Dr Lida Schoen reviews Science Across the World, the largest global schools network for students 10-16.
Global schools network
Science Across the World is the largest global schools network for students 10-16 years of age. One of the great things about it are the ready-made resources on many science topics related to everyday life. Another plus is the database where schools can find their partner schools in other countries (around 6750 available schools in 138 countries as of August 2008). The programme started in 1990 .
As a science teacher and trainer, there are many materials I can use on topics such as 'Chemistry in our lives', 'Talking about Genetics', 'Keeping Healthy', 'Drinking Water' (related to the UN's Decade on Water for Life 2005-2015), 'Climate Change' and 'Renewable Energy'. All topics include an introduction to the issue, teachers' notes, student work pages, support data and an Exchange Form.
The topics also give scope for exploring science issues that might differ from one region or culture to another, or from one country to another. SAW goes beyond finding facts, it explicitly explores science in its social context. Students collect data, facts and opinions locally/nationally. The topics take four to six hours to complete, possibly including a homework assignment. Students exchange their results globally with students by email, internet, fax or post. SAW offers ongoing support to students and teachers through its website.
Exchange with students from schools in other countries
After registration for a topic, teachers and students can search the schools database for schools to exchange with. The standardised Exchange Forms and complimentary materials can be sent online. After receiving the Exchange Forms from other schools, global findings can be discussed and complemented with additional examples of best practices from the exchange form library. Although many schools still transfer their Exchange Forms by mail or fax, the vast majority now use the website. This creates a real purpose in using the internet to communicate with schools in other countries. It also offers opportunities for developing skills in information and communication technology (ICT). These include research using topic data and hotlinks, creating and using spreadsheets and graphs, setting up exchanges with schools across the world, completing and sending Exchange Forms through the website in many different formats and creating school websites related to the Exchange Form.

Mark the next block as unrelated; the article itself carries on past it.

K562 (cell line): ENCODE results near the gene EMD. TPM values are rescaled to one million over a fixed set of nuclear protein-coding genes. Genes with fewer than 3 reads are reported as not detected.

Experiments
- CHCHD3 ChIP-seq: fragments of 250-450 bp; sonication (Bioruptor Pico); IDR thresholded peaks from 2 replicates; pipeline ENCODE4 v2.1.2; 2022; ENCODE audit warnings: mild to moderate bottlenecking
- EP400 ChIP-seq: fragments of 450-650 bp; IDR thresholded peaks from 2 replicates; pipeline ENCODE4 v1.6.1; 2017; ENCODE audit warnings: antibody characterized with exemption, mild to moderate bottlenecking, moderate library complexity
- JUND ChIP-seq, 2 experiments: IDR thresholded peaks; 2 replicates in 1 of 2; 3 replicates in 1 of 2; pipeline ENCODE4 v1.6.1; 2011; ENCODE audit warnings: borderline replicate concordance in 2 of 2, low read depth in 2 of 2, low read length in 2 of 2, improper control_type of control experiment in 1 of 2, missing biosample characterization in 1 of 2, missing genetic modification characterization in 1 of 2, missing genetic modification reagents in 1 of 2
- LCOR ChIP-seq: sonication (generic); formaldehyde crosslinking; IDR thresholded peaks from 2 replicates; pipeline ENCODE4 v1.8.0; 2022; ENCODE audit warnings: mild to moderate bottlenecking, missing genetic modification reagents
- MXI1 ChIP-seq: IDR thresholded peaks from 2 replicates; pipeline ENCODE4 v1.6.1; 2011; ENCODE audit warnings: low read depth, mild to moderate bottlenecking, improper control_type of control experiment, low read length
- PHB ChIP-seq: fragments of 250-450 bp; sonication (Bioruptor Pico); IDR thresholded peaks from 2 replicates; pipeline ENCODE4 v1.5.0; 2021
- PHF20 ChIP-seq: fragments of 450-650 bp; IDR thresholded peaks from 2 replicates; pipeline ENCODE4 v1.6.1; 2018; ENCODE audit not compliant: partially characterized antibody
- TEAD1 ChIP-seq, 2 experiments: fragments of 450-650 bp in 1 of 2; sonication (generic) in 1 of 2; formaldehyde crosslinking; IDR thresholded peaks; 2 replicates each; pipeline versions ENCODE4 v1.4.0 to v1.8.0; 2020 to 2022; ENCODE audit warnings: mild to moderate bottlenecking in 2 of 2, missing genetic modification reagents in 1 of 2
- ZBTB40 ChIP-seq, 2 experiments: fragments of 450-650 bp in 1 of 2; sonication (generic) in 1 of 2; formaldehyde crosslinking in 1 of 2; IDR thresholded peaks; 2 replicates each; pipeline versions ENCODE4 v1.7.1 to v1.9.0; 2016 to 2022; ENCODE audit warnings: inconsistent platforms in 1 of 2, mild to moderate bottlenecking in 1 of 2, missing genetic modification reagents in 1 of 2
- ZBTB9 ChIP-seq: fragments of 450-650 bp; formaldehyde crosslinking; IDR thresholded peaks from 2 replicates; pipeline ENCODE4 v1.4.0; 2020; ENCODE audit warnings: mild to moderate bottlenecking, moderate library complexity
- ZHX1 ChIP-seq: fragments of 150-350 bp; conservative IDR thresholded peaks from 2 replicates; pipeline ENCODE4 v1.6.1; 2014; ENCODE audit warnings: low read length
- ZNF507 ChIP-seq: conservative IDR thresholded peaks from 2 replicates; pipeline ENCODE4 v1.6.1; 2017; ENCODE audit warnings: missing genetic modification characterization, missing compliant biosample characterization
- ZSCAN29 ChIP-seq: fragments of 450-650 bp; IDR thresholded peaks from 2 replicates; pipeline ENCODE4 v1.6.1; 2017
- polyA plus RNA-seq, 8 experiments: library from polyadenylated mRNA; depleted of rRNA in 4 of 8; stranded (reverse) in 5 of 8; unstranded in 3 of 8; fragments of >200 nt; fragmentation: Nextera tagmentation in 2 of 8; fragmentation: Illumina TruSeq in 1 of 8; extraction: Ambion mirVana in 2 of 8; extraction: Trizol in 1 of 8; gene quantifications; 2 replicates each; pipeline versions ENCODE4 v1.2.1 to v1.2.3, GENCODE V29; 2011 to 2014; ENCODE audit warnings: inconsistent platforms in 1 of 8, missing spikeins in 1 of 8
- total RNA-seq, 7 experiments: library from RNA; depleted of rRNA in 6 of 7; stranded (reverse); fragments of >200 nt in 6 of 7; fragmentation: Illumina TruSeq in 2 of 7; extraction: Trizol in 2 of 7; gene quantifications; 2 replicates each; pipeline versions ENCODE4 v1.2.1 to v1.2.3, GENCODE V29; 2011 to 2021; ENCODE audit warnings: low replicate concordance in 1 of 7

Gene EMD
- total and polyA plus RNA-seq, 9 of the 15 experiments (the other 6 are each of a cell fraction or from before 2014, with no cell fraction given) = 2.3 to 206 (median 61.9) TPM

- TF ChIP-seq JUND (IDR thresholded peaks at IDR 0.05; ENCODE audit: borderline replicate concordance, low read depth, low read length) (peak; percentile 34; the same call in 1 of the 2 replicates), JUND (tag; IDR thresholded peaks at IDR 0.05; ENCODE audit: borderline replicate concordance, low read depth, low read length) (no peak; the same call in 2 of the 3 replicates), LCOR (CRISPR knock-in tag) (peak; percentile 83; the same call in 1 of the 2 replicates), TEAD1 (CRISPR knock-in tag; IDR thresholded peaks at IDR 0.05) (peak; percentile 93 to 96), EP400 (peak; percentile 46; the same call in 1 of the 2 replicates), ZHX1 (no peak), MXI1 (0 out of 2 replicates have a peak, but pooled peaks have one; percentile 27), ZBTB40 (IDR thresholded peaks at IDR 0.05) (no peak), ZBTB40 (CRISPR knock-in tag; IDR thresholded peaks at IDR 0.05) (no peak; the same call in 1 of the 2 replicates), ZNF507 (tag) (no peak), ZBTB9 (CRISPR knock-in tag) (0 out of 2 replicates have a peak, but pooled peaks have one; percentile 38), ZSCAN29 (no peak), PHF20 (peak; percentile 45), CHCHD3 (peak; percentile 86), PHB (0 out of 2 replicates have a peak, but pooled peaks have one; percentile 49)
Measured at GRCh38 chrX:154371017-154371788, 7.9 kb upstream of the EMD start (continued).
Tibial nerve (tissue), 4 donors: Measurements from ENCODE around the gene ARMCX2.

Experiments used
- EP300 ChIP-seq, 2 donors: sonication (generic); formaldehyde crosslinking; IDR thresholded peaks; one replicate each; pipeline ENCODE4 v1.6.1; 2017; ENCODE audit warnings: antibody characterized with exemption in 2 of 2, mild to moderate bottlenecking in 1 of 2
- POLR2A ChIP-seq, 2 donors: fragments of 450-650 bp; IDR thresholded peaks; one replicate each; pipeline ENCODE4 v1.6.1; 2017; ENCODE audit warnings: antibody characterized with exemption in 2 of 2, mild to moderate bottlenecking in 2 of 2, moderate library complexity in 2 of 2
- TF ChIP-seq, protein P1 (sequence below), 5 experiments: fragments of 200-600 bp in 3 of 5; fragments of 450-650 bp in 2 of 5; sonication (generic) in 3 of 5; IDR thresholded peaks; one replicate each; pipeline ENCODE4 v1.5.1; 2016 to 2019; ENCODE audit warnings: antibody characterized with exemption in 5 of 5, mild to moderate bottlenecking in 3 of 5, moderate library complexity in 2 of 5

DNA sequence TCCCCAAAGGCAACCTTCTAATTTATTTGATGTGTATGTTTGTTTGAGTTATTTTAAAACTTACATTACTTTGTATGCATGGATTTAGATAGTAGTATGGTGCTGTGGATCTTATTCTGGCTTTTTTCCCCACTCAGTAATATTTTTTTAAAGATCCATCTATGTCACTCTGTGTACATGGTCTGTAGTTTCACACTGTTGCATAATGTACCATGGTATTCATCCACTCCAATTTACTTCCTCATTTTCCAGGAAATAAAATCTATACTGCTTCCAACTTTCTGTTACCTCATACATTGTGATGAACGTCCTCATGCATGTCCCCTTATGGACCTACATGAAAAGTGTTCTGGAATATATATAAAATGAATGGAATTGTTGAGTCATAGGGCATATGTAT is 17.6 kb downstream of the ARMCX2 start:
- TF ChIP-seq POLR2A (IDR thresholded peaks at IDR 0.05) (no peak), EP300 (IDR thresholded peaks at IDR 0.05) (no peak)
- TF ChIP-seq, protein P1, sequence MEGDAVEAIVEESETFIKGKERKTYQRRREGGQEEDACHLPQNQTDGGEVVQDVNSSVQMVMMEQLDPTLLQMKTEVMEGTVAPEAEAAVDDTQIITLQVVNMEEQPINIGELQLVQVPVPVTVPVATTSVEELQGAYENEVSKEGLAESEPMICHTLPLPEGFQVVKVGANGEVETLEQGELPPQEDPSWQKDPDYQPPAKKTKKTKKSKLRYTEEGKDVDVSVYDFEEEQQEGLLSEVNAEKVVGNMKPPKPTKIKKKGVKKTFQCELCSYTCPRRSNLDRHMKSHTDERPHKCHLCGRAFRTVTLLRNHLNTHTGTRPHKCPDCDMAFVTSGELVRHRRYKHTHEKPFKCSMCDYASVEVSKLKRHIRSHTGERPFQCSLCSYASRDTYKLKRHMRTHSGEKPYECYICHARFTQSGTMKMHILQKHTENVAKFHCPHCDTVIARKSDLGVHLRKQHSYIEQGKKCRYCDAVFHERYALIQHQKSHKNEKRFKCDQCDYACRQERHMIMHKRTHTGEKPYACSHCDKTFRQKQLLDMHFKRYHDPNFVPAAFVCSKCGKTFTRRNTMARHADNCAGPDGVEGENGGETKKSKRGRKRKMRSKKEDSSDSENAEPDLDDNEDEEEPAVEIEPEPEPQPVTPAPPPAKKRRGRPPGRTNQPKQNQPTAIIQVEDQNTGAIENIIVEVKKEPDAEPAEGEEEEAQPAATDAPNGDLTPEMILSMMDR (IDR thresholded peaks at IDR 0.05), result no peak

New real-time interactive possibilities
The latest topic, 'Climate Change', offers elaborate interactive possibilities for students to share their work. The Open University (United Kingdom)developed software for 'Flashmeeting', a simple yet well-structured way for videoconferencing with up to six participants. The session is recorded for later analysis in the classroom. Students can also upload their results, including audio and video to the Making the News (MTN) site, hosted by the National Education Network (United Kingdom).
Science and languages
The topics complement school curricula and they are written by educators and experts in the issues from a wide range of countries. The programme encourages cross-curricular work (for instance science and English classes together) and promotes independent learning among students of the same age all over the world. The materials are translated into many languages, including, apart from many European Union languages, Russian, Chinese and Arabic, so teachers (and students) can choose which language to work from. Partner schools have to decide in what common language they will exchange their results. The topics are structured flexibly to suit adaptation for a wide range of curricula. SAW is developed and managed from the United Kingdom by the Association for Science Education. Partners include the British Open University and the National Education Network, the British Council and the Comenius (in-service training for teachers) programme of the European Union.
Young Ambassadors for Chemistry
SAW is a major contributor to IUPAC's Young Ambassadors for Chemistry project . In Taiwan a workshop for teachers and students was organised several times (2004 and 2006) in different regions with very positive feedback. From the questionnaire close to 90% of the students expressed that participation in YAC/SAW helped them understand better the relationship between chemistry and daily life and that they would like to join this activity in the future. Similarly, the teachers strongly showed their positive affirmation. One teacher said the he will use "Chemistry in our life" in his extra-curricular activities and ask students to do some hands-on activities. Another teacher mentioned that he will use SAW activities to allow students to explore science from a different perspective.
 Marianne Cutler, Science Across the World, Exploring Science Locally and Sharing Insights globally, Chemistry International, 28, 4 (2006) 8-11
 Young Ambassadors for Chemistry: www.iupac.org/web/ins/2003-055-1-050